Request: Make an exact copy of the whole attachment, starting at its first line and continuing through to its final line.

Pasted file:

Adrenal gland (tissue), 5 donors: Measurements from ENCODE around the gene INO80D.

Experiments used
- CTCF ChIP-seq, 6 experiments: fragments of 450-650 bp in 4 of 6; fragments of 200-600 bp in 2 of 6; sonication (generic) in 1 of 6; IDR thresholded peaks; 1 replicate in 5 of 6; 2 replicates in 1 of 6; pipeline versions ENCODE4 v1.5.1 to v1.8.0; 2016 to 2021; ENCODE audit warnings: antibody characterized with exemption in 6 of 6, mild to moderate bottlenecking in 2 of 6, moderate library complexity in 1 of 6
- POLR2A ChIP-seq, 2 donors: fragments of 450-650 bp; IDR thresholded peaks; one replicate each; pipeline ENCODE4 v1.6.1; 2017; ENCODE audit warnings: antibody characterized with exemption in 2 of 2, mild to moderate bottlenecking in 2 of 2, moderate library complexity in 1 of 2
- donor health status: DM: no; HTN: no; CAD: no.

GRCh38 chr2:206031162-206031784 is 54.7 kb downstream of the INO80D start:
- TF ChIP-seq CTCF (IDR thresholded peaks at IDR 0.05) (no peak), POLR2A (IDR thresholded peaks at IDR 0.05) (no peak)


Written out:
Adrenal gland (tissue), 5 donors: Measurements from ENCODE around the gene INO80D.

Experiments used
- CTCF ChIP-seq, 6 experiments: fragments of 450-650 bp in 4 of 6; fragments of 200-600 bp in 2 of 6; sonication (generic) in 1 of 6; IDR thresholded peaks; 1 replicate in 5 of 6; 2 replicates in 1 of 6; pipeline versions ENCODE4 v1.5.1 to v1.8.0; 2016 to 2021; ENCODE audit warnings: antibody characterized with exemption in 6 of 6, mild to moderate bottlenecking in 2 of 6, moderate library complexity in 1 of 6
- POLR2A ChIP-seq, 2 donors: fragments of 450-650 bp; IDR thresholded peaks; one replicate each; pipeline ENCODE4 v1.6.1; 2017; ENCODE audit warnings: antibody characterized with exemption in 2 of 2, mild to moderate bottlenecking in 2 of 2, moderate library complexity in 1 of 2
- donor health status: DM: no; HTN: no; CAD: no.

GRCh38 chr2:206031162-206031784 is 54.7 kb downstream of the INO80D start:
- TF ChIP-seq CTCF (IDR thresholded peaks at IDR 0.05) (no peak), POLR2A (IDR thresholded peaks at IDR 0.05) (no peak)